## The challenge

Given two integer arrays where the second array is a shuffled duplicate of the first array with one element missing, find the missing element.

Please note, there may be duplicates in the arrays, so checking if a numerical value exists in one and not the other is not a valid solution.

 ``````1 `````` ``````find_missing([1, 2, 2, 3], [1, 2, 3]) => 2 ``````
 ``````1 `````` ``````find_missing([6, 1, 3, 6, 8, 2], [3, 6, 6, 1, 2]) => 8 ``````

The first array will always have at least one element.

## Test cases

 ``````1 2 3 4 5 6 7 `````` ``````Test.it("Basic tests") Test.assert_equals(find_missing([1, 2, 3], [1, 3]), 2) Test.assert_equals(find_missing([6, 1, 3, 6, 8, 2], [3, 6, 6, 1, 2]), 8) Test.assert_equals(find_missing([7], []), 7) Test.assert_equals(find_missing([4, 3, 3, 61, 8, 8], [8, 61, 8, 3, 4]), 3) Test.assert_equals(find_missing([0, 0, 0, 0, 0], [0, 0, 0, 0]), 0) ``````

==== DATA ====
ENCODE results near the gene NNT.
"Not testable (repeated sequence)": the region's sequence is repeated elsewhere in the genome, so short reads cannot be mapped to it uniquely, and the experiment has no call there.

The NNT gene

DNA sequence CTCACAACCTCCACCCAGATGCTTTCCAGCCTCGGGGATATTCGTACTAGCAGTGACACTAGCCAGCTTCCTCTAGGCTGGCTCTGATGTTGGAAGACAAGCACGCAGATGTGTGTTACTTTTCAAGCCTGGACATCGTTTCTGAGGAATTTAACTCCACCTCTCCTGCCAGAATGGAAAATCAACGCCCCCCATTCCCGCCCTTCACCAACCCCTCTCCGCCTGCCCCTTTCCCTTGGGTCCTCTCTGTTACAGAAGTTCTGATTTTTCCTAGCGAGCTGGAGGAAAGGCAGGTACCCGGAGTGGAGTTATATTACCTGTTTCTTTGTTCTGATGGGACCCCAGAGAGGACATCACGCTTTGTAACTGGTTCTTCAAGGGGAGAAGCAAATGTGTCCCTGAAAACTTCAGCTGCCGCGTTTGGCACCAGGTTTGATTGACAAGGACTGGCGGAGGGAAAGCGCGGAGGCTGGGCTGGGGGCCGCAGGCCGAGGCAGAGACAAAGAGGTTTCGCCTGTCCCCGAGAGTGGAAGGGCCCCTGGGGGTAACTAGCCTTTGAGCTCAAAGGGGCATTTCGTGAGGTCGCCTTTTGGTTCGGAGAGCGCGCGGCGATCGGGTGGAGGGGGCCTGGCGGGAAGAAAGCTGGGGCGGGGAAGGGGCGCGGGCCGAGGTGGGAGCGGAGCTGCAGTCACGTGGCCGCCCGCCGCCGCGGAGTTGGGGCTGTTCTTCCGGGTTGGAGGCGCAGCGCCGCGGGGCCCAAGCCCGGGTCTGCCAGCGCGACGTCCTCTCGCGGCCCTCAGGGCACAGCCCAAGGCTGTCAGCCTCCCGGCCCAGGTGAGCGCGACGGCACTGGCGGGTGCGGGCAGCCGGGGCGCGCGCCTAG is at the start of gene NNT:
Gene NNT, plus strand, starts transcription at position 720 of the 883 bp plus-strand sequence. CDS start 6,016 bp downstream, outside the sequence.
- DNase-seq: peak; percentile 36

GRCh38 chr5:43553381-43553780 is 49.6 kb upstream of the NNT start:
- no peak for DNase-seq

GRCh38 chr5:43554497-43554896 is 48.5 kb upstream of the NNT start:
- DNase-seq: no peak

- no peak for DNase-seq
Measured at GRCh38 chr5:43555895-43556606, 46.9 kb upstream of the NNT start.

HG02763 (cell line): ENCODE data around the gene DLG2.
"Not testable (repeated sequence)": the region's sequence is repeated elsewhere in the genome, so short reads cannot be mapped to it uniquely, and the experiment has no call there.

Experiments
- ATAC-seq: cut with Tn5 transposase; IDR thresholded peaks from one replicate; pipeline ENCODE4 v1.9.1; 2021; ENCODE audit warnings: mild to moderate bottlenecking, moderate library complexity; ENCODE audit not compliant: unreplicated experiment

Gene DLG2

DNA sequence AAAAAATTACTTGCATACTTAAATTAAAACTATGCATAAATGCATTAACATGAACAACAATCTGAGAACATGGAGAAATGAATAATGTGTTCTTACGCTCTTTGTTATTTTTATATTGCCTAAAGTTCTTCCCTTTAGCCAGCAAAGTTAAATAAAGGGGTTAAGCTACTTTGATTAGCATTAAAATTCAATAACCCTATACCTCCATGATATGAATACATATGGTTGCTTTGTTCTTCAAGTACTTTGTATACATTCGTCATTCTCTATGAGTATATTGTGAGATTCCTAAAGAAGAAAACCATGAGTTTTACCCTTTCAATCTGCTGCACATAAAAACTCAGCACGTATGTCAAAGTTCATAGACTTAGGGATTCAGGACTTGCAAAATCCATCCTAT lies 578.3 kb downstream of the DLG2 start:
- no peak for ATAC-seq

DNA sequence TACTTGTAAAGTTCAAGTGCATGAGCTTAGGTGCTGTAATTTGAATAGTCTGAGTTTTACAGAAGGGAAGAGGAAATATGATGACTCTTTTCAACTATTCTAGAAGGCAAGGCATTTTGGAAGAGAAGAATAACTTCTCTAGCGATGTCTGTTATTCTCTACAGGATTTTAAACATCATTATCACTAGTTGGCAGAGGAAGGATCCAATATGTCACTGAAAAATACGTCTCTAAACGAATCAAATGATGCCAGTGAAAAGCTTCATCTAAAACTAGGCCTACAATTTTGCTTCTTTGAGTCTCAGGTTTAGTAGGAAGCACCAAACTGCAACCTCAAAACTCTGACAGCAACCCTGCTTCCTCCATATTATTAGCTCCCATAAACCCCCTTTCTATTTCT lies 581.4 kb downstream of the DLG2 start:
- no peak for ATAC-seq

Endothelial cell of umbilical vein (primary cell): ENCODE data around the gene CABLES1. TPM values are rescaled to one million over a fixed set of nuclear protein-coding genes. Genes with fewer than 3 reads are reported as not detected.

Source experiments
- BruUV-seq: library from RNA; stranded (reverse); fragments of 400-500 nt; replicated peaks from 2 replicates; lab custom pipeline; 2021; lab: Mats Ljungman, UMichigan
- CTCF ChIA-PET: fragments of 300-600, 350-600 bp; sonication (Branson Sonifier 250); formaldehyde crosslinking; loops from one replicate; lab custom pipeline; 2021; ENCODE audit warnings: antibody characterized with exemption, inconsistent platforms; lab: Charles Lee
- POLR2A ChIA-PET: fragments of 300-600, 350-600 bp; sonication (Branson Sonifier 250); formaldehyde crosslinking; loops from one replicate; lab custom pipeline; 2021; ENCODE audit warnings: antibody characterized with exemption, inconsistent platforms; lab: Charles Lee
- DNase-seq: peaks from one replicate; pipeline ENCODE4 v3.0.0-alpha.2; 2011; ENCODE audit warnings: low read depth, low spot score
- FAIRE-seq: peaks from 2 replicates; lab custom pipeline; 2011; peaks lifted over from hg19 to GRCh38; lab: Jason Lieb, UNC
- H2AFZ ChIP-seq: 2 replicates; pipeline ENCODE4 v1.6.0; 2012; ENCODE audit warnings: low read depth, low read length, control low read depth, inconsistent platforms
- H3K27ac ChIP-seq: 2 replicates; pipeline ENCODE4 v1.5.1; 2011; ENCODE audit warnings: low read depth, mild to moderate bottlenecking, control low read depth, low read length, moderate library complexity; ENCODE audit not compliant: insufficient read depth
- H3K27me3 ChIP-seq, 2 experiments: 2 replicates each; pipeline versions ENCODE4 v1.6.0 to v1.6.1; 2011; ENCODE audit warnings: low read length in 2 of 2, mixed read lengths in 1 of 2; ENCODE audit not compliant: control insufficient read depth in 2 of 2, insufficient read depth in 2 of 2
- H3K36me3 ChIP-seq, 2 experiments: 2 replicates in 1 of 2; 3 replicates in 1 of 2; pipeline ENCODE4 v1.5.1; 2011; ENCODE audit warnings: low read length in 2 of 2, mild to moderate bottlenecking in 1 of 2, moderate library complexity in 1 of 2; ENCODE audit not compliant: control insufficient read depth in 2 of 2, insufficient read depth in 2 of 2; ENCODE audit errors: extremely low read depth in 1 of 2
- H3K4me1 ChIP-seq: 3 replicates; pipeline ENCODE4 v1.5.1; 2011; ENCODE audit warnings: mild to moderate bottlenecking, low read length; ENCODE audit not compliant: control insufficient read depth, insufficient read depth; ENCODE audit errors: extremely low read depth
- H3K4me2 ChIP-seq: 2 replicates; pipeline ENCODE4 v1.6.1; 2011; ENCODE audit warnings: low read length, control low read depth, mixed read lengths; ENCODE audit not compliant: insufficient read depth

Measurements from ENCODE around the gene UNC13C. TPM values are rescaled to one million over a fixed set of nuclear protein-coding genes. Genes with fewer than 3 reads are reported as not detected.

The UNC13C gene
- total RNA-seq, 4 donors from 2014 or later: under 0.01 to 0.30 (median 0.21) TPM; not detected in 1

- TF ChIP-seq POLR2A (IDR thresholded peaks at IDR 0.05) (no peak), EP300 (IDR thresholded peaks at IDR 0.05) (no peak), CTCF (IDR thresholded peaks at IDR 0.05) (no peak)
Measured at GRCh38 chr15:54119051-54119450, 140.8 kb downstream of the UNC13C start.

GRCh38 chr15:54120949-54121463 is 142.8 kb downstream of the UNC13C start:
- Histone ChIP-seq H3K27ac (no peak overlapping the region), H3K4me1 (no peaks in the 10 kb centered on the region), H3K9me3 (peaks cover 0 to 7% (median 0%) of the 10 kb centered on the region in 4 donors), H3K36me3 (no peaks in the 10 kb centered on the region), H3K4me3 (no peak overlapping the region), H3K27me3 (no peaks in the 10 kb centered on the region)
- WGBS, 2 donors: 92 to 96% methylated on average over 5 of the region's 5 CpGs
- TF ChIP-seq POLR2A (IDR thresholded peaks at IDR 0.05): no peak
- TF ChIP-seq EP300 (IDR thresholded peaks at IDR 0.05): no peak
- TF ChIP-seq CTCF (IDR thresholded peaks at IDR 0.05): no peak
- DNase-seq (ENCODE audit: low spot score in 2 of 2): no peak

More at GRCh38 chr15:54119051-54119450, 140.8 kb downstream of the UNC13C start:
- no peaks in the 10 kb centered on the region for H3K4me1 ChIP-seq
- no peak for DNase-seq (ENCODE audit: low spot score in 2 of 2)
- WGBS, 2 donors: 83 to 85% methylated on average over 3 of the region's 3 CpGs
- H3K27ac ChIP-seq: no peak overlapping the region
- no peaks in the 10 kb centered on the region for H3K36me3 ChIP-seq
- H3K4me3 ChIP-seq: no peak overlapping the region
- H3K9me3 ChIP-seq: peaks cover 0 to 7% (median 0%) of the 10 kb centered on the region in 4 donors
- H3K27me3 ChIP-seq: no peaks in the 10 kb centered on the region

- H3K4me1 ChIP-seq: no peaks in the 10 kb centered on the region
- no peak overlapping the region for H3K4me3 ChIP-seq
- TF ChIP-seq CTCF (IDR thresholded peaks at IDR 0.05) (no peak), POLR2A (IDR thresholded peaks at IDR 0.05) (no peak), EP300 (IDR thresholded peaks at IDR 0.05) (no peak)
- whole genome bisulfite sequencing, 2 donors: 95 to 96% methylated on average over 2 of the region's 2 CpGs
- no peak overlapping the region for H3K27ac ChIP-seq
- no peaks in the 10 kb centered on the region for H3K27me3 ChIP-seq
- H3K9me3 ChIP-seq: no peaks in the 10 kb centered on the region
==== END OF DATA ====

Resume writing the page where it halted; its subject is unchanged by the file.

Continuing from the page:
## The solution in Python

Option 1 (using `sum`):

 ``````1 2 `````` ``````def find_missing(arr1, arr2): return sum(arr1)-sum(arr2) ``````

Option 2 (using `reduce`):

 ``````1 2 3 4 5 `````` ``````from functools import reduce from operator import xor def find_missing(xs, ys): return reduce(xor, xs, 0) ^ reduce(xor, ys, 0) ``````

Option 3 (removing from list):

 ``````1 2 3 4 5 `````` ``````def find_missing(a, b): for x in b: a.remove(x) return a[0] ``````